IBN SINA AND MYSTICISM – Sample Book
The Nature of Happiness – IBN SINA AND MYSTICISM
The Eighth Class, which is further divided into nineteen short chapters, is primarily concerned with showing that happiness or the highest pleasure is a state resulting from goodness. The class opens by an attack on the common view that the highest pleasures are those of the external senses, while other pleasures are weak and nothing but objects of the imagination. This common view is considered a delusion.
The reason given is that even though sensual pleasures, such as having sex and eating food, are among the strongest of the pleasures of the external senses, one would still reject them were it a matter of a choice between them and something like victory in a game of chess or backgammon – victory being a nonsensual pleasure.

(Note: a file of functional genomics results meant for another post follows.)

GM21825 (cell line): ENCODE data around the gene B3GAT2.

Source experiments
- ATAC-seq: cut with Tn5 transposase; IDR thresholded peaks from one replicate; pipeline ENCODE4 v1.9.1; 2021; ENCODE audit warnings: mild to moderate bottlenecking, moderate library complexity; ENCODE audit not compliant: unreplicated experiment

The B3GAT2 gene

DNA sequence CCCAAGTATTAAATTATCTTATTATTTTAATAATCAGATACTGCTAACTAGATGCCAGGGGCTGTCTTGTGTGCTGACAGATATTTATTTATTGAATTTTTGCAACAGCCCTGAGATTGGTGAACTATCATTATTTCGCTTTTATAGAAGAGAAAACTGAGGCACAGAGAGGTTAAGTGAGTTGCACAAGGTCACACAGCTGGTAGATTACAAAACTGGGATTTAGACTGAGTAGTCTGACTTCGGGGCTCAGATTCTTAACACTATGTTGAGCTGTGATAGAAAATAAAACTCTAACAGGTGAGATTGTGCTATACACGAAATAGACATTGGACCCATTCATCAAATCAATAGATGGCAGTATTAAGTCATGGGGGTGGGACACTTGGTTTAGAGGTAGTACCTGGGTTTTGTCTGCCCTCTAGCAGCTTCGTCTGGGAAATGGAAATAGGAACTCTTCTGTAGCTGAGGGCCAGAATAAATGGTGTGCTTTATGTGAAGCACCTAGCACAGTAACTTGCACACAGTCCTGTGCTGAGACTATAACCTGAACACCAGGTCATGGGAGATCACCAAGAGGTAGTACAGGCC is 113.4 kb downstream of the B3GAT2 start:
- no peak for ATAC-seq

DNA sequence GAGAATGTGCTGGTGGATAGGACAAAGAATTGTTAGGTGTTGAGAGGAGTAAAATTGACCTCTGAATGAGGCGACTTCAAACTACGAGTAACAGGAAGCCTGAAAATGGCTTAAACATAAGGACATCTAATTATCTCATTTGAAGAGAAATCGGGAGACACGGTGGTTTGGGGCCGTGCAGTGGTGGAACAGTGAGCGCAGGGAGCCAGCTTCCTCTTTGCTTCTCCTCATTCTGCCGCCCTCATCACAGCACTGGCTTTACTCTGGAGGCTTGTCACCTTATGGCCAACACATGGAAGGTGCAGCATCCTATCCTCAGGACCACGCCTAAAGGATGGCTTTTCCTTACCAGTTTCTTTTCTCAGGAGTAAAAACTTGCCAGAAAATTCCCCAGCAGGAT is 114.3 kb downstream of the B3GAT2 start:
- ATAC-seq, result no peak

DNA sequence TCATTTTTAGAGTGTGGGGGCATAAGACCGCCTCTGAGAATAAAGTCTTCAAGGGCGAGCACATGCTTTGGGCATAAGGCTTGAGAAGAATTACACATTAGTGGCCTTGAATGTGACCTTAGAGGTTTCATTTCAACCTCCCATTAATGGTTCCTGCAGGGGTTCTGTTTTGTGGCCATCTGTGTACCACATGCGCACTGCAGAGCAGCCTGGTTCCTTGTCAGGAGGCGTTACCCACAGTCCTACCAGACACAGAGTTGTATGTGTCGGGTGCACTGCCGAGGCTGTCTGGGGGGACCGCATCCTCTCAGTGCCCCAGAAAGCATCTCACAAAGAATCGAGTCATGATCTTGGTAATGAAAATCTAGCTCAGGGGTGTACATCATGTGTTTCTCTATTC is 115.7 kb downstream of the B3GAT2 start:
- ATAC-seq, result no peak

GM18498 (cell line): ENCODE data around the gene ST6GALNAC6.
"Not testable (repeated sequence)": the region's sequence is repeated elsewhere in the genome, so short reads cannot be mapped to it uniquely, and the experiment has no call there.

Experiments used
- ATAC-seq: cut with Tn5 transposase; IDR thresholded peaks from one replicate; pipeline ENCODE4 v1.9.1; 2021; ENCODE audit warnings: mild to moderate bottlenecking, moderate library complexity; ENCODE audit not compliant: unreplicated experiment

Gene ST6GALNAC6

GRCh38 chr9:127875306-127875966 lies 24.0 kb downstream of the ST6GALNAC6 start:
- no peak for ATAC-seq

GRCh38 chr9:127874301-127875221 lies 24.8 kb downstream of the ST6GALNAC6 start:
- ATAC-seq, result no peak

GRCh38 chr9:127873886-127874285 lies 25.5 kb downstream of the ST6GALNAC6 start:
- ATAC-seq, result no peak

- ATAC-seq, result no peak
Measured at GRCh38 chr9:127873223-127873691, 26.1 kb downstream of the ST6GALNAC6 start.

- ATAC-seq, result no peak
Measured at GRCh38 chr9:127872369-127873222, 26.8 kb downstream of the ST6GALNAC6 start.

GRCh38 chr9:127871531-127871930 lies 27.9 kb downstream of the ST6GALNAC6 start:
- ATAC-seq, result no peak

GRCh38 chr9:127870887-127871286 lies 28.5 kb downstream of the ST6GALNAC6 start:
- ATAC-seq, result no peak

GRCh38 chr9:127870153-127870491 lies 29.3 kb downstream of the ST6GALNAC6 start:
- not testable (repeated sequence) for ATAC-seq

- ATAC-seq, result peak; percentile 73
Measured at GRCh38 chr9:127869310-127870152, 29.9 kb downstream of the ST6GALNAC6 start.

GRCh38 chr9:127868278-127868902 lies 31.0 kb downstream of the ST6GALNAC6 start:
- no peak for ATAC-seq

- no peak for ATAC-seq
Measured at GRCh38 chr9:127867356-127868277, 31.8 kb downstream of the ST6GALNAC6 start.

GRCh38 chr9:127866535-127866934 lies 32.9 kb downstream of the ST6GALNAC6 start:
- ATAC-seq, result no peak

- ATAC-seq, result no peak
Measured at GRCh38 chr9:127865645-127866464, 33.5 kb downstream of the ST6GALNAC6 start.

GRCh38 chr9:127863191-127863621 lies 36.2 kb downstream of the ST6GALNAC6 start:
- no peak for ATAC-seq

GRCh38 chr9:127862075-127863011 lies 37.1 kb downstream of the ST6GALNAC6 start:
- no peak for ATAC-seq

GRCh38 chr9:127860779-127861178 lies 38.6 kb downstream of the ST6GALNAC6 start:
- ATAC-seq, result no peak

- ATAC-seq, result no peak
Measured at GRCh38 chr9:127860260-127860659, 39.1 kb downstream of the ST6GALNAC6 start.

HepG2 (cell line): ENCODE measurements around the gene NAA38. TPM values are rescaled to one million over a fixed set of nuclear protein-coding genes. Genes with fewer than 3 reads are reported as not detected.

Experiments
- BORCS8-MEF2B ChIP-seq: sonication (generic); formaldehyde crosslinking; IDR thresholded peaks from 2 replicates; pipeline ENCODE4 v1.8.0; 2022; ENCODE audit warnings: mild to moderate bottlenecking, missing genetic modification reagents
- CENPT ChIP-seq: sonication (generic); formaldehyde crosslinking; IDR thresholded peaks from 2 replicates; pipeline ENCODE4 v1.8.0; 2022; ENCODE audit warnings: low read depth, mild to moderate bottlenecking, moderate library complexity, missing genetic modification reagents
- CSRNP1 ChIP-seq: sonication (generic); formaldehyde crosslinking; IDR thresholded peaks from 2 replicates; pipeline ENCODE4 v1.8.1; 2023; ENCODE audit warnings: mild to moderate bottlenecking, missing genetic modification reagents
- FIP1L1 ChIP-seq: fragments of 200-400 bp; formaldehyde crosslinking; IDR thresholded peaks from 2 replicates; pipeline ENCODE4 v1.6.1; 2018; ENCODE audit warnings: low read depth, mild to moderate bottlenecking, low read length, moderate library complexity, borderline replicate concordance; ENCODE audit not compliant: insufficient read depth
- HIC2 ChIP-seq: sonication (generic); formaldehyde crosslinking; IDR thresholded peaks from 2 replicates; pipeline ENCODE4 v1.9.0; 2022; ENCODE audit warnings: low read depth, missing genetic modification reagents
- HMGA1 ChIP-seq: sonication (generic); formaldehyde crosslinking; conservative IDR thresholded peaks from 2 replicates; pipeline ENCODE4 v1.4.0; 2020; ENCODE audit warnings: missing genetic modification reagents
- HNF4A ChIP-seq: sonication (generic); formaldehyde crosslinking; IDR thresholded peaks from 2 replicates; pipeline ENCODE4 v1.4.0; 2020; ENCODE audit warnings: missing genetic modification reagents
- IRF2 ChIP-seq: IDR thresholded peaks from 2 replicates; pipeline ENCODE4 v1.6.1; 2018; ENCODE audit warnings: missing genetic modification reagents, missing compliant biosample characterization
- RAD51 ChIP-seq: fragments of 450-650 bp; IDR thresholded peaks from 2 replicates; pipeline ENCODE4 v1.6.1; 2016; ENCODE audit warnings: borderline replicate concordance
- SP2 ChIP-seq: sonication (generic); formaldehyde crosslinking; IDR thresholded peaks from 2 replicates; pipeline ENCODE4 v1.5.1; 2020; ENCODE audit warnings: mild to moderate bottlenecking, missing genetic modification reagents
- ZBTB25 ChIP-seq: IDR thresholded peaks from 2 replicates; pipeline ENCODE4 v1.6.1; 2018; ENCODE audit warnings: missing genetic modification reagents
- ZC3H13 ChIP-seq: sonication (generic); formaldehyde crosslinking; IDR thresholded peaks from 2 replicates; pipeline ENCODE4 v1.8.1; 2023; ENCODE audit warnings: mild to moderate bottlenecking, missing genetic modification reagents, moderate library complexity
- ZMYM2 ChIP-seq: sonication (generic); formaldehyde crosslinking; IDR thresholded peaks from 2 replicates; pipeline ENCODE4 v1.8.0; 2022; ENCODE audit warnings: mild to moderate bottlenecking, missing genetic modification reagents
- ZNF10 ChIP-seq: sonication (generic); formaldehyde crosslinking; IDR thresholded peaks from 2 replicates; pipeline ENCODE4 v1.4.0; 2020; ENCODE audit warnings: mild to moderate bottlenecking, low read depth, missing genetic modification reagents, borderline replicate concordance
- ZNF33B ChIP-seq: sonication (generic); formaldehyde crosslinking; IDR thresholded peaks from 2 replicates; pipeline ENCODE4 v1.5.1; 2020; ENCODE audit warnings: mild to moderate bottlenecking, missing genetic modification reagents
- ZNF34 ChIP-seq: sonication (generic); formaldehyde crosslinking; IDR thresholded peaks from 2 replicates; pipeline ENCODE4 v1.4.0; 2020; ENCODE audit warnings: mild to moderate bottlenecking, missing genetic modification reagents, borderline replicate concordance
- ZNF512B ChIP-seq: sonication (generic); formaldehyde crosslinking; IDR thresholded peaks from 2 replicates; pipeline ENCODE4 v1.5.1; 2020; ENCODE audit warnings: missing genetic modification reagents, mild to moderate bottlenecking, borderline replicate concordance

Ibn S-ma maintains that even a hungry hunting dog would prefer giving his master the prey he has captured to eating it himself. These examples show that both in human beings and in other animals ‘the internal pleasures are higher than those of the senses.”
A rhetorical question is then asked: ‘if the internal pleasures are greater than the external ones, even though the former are not intellectual, then what would you think of the intellectual pleasures?” Note that the internal and intellectual pleasures have already been described sometimes as ‘higher than those of the senses’ and sometimes as ‘greater than those of the senses’3 – in either case, what is meant is that internal and intellectual pleasures are better than those of the senses.
However, the only thing one can conclude so far is that internal and intellectual pleasures are preferable to those of the senses or sensual pleasures.’ The premise underlying Ibn Sina’s view is
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